Global Data: A New Scapegoat for the Federal Reserve
This article was written by Nelson Gilliat, a millennial supporter of sound money and Austrian economics. Any views expressed are his own and do not necessarily reflect the views of Peter Schiff or SchiffGold.
During March 16th’s FOMC meeting, the Fed announced that it would leave interest rates unchanged and scaled back its December projections for higher rates in 2016, 2017, and 2018. The Fed’s backtracking comes just three months after raising interest rates 25 basis points, its first hike since June 2006.
While the Fed’s backtracking on higher interest rate projections was the big news of the meeting, another emerging trend also deserves attention – – the Fed’s backtracking from being US data dependent and toward being global data dependent.
Global factors are playing an increasingly larger role in the Fed’s decision to raise interest rates.
According to last week’s FOMC statement, “economic activity has been expanding at a moderate pace despite the global economic and financial developments of recent months” and warned that “global economic and financial developments continue to pose risks.”
In fact, the Fed’s concern over global factors’ influence on our sluggish economy leads it to directly list global factors as one of its criteria for raising interest rates:
In determining the timing and size of future adjustments to the target range for the federal funds rate, the Committee will assess realized and expected economic conditions relative to its objectives of maximum employment and 2 percent inflation. This assessment will take into account a wide range of information, including measures of labor market conditions, indicators of inflation pressures and inflation expectations, and readings on financial and international developments.”
Now, when deciding to raise rates, the Fed will not only consider US data such as inflation, employment, and financials, but also global data, such as “readings on international developments.” The Fed’s interest rate policy is now directly linked to global factors, a departure from previous Fed policy that was solely dependent on US data.
There are two likely reasons for the shift to global data. First, the addition of global factors gives the Fed another excuse not to raise rates. If the Fed were to follow US data alone, then it would be pressured to raise rates: unemployment is at 4.9%, 242,000 jobs were added in February, and inflation is picking up steam with core CPI at 2.3%.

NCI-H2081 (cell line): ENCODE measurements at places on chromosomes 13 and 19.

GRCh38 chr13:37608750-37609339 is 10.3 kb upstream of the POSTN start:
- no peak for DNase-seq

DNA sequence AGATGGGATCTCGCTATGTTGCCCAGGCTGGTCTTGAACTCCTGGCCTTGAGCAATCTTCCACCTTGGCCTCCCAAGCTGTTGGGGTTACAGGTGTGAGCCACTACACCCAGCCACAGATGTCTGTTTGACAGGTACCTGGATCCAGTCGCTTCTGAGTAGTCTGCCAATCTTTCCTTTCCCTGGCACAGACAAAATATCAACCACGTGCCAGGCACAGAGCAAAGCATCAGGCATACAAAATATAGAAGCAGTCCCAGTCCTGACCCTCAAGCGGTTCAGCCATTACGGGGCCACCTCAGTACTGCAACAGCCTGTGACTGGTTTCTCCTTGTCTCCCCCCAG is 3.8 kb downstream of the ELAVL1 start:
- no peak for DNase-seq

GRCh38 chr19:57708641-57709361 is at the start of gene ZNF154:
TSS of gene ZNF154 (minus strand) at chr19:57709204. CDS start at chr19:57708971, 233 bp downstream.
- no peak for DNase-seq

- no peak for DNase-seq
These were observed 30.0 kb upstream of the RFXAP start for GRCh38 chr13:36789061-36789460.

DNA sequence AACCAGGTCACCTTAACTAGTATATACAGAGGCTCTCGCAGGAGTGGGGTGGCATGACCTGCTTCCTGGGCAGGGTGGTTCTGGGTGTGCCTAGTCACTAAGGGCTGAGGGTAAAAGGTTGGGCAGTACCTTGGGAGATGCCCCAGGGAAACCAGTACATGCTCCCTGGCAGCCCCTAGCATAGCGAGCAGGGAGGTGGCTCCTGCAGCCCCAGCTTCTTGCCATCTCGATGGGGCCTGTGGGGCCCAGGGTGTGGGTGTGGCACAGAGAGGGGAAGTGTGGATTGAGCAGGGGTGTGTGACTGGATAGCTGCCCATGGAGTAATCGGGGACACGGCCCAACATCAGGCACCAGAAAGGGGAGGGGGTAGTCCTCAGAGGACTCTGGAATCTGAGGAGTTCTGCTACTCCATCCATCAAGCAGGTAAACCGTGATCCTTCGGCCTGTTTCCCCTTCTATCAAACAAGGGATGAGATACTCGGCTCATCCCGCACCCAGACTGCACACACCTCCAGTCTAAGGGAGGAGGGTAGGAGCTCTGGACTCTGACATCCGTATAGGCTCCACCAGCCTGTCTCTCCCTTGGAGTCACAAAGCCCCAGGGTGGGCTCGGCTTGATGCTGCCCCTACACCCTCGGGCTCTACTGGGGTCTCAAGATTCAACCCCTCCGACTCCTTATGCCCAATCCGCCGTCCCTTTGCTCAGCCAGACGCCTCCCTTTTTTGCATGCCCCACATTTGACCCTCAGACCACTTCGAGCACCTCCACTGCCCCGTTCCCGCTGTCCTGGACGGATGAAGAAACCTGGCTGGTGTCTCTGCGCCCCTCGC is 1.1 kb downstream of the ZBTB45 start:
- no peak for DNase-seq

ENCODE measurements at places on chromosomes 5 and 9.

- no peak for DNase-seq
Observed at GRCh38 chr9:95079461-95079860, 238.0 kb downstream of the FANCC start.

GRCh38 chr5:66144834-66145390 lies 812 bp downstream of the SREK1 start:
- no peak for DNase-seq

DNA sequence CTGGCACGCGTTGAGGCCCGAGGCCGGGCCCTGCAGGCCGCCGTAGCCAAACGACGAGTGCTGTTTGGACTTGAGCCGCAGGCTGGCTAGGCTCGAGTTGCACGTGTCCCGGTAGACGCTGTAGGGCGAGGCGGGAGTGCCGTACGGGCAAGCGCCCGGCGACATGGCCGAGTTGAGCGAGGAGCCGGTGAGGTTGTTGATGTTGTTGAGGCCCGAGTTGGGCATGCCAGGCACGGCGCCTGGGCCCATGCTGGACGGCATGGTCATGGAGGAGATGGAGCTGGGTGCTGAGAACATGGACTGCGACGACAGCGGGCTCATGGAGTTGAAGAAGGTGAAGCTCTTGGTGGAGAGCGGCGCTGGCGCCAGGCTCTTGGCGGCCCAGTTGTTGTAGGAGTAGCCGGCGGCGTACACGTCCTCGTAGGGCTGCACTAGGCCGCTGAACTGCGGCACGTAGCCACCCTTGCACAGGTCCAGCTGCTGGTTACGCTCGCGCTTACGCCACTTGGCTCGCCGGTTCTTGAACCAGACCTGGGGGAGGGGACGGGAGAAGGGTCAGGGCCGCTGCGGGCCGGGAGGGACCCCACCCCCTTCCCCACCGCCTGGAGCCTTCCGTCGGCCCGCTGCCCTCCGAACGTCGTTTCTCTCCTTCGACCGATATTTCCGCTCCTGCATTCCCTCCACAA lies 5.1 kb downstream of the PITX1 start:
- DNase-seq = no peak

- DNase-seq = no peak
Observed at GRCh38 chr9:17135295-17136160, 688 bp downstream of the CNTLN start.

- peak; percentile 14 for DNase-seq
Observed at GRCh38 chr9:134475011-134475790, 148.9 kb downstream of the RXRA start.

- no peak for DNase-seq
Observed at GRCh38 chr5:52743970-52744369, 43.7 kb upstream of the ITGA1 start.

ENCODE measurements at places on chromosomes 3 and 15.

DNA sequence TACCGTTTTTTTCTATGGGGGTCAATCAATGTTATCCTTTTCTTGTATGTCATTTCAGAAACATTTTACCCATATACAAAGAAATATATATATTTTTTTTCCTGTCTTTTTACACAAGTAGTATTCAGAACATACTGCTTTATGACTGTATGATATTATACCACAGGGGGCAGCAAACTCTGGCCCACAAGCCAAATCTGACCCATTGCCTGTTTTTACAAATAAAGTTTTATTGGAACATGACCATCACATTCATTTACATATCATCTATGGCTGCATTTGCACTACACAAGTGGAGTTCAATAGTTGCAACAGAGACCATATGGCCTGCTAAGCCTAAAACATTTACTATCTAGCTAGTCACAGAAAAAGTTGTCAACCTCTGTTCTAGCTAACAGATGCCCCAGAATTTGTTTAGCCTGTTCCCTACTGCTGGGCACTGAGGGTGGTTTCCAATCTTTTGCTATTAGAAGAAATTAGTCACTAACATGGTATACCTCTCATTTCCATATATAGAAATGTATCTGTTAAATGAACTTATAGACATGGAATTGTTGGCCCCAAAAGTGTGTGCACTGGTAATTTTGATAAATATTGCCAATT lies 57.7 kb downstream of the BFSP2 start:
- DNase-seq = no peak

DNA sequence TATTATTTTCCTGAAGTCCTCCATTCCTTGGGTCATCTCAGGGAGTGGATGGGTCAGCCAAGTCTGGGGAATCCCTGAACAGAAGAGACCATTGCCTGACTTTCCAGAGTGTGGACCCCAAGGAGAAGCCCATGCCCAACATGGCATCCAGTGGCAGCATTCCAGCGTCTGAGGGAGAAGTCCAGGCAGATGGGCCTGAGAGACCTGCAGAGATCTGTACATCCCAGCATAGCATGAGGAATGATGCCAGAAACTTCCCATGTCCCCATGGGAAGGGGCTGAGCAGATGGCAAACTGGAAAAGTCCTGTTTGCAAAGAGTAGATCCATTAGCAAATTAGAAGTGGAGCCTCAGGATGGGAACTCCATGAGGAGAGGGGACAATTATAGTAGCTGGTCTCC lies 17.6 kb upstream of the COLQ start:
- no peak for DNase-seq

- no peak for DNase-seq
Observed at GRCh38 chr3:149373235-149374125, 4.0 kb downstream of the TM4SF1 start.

As Michael Feroli, chief U.S. economist at JPMorgan Chase, states:
The current uncertainty over the global outlook and what it means for the U.S. economy is not easily susceptible to measurement. We think this language buys them time.”
Since neither the content nor the measurement of global factors was specified, this ambiguity gives the Fed leeway to claim anything — oil prices, downturns in China, Europe, etc. as pretenses for delaying, or even lowering interest rates.
The second reason for the shift to global data is that it provides the Fed with a scapegoat. Regardless of whether the Fed raises, lowers, or leaves interest rates unchanged, it can blame any bad outcomes on external factors outside of its control. Just look at what happened in December when the Fed’s 25 basis point rate hike and promise of future ones sent stocks tumbling. China and low oil prices, not the Fed, took the blame.
What does the Fed’s apparent uncertainty regarding the direction of higher interest rates mean for gold? Interest rate increases represent a return to economic normality and certainty. Conversely, periods of economic abnormality and uncertainty augur well for gold.
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